|Publication number||US4406315 A|
|Application number||US 06/237,091|
|Publication date||Sep 27, 1983|
|Filing date||Feb 20, 1981|
|Priority date||Feb 20, 1981|
|Publication number||06237091, 237091, US 4406315 A, US 4406315A, US-A-4406315, US4406315 A, US4406315A|
|Original Assignee||Collier Bros.|
|Export Citation||BiBTeX, EndNote, RefMan|
|Patent Citations (4), Referenced by (8), Classifications (5), Legal Events (5)|
|External Links: USPTO, USPTO Assignment, Espacenet|
This invention relates to pencil sharpeners, particularly to manually operated pencil sharpeners.
In the prior art there have been known manually operated pencil sharpeners which are provided with a receptacle for receiving shaving scraps which result from the use of the sharpener. One such prior art pencil sharpener with a receptacle and dust-proof cover is described in U.S. Pat. No. 2,525,854 to Becker. The Becker pencil sharpener has a relatively short, large diameter cylindrical configuration, and it does not lend itself easily to placement within a shirt or jacket pocket in conjunction with pencils and pens.
It is an object of the present invention to provide a manually operated pencil sharpener which can be conveniently carried around in a breast pocket along with pens, pencils and other similarly shaped writing implements.
It is a further object of the inventon to provide such a pencil sharpener having interchangeable tools for sharpening different writing implements.
In accordance with the present invention, there is provided a pencil sharpener comprising an elongated substantially cylindrical tube having an open end and a closed end. The tube preferably has a diameter of less than 16 mm and forms a receptacle for shavings. A pencil sharpening tool is arranged to be connected to the open end of the tube. The tool has a generally cylindrical configuration having a first outer end and a second inner end for being received in the tube. The outer end has a conical recess formed therein for receiving a pencil end. The tool includes a first cylindrical end portion adjacent the outer end and having a diameter greater than the inside diameter of the open end. The tool also has a second, intermediate cylindrical portion having a smaller diameter and arranged to be received in and engaged by the open end. The tool has a third portion adjacent the second inner end in the form of a partial cylinder having a smaller diameter than the inside diameter of the open end. The third portion is received into the tube and has an end recess intersecting the end portion of the conical recess. The partial cylinder has a planar surface parallel to the wall of the conical recess, intersecting the recess and forming a longitudinal slot therein. The tool has a blade mounted on the planar surface and having a cutting edge extending into the conical recess through the slot. There is also provided a cap fitting over the tube and the tool to close the conical recess therein.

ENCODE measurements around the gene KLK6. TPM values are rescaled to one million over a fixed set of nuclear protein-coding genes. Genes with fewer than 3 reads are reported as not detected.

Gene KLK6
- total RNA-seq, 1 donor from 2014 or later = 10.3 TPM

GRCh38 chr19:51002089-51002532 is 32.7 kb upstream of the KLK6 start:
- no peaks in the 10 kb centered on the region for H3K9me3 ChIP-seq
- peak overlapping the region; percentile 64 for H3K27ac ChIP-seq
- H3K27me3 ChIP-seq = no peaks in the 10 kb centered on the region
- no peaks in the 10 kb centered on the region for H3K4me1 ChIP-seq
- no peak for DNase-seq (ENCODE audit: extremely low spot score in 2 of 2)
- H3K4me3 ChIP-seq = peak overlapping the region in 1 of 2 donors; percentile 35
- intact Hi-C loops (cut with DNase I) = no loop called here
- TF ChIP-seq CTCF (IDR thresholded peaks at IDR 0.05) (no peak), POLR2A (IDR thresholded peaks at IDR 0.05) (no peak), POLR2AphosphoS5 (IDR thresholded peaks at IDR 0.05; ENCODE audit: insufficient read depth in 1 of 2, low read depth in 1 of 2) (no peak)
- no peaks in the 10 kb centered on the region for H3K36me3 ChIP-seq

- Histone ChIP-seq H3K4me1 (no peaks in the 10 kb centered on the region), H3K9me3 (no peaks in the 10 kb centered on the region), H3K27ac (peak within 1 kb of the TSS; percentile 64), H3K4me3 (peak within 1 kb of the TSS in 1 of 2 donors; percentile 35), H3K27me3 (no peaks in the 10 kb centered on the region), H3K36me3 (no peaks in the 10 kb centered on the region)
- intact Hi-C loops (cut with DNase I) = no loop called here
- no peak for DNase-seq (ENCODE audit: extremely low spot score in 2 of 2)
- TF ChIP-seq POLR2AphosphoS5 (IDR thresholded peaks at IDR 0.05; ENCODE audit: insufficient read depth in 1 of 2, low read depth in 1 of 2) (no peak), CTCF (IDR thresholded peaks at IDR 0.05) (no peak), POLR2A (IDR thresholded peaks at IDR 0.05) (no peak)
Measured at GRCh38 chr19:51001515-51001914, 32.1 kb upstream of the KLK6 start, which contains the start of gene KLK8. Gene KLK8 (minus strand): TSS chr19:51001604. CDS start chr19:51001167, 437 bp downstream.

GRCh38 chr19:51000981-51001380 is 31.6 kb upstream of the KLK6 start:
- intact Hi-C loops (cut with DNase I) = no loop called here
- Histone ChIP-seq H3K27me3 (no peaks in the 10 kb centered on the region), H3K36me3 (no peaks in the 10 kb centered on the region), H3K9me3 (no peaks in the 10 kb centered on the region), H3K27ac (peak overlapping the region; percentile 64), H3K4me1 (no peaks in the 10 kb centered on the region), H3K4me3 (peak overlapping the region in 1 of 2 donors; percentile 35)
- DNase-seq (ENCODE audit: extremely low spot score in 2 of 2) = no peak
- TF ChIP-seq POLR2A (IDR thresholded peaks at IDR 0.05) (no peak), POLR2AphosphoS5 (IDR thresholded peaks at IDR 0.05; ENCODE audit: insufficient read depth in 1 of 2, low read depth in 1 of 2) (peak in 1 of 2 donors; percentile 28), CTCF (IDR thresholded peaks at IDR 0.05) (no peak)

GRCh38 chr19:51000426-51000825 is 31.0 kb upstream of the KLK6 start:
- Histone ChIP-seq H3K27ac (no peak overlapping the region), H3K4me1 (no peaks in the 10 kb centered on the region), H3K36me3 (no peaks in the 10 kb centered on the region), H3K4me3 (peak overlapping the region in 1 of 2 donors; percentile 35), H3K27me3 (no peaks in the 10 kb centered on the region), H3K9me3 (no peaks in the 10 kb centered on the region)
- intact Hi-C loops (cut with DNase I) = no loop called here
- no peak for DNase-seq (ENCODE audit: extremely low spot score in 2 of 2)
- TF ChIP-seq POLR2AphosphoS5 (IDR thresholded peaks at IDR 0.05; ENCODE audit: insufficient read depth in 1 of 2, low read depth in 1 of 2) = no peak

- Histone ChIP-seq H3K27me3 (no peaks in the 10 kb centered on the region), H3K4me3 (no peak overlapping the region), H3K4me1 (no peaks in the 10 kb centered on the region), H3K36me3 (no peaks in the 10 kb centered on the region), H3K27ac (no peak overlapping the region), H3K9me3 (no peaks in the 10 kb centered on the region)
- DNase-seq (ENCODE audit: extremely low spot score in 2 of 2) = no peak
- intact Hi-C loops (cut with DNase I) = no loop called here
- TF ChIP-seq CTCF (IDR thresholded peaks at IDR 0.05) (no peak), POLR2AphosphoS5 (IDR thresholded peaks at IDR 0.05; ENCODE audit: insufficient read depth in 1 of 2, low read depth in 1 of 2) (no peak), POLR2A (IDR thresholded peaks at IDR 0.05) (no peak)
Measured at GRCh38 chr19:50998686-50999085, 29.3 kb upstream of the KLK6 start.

In a preferred embodiment, the intermediate cylindrical portion of the tool is threaded and the open end of the tube is tapped so that the tool can be screwed into the open end. The tube preferably has a length of at least 100 mm so that the pencil sharpener has the general shape of a writing implement. For convenience in carrying, the pencil sharpener cap can be provided with a pocket clip.
In one embodiment the planar surface of the third portion extends into the intermediate portion forming a partial cylindrical recess therein. In this embodiment, the blade may be tapered in width to fit within the partial cylindrical recess.
For a better understanding of the present invention, together with other and further objects, reference is made to the following description, taken in conjunction with the accompanying drawings and its scope will be pointed out in the appended claims.
FIG. 1 is a partially cut-away plan view of a pencil sharpener in accordance with the present invention;
FIG. 2 is a cross-sectional view of the cylindrical tube portion and tool portion of the FIG. 1 pencil sharpener;
FIG. 3 is a plan view of the tool used in the FIG. 1 pencil sharpener.
FIG. 4 is an end view thereof;
FIG. 5 is a cross-sectional view thereof;
FIG. 6 is another end view thereof;
FIG. 7 is a plan view of an alternate crayon sharpening tool for use in the FIG. 1 pencil sharpener;
FIG. 8 is a cross-sectional view thereof;
FIG. 9 is another cross-sectional view thereof;
FIG. 10 is an end view thereof;
FIG. 11 is another end view thereof;
FIG. 12 is a plan view of an alternate drafting pencil sharpening tool for use in the FIG. 1 pencil sharpener;
FIG. 13 is a cross-sectional view thereof;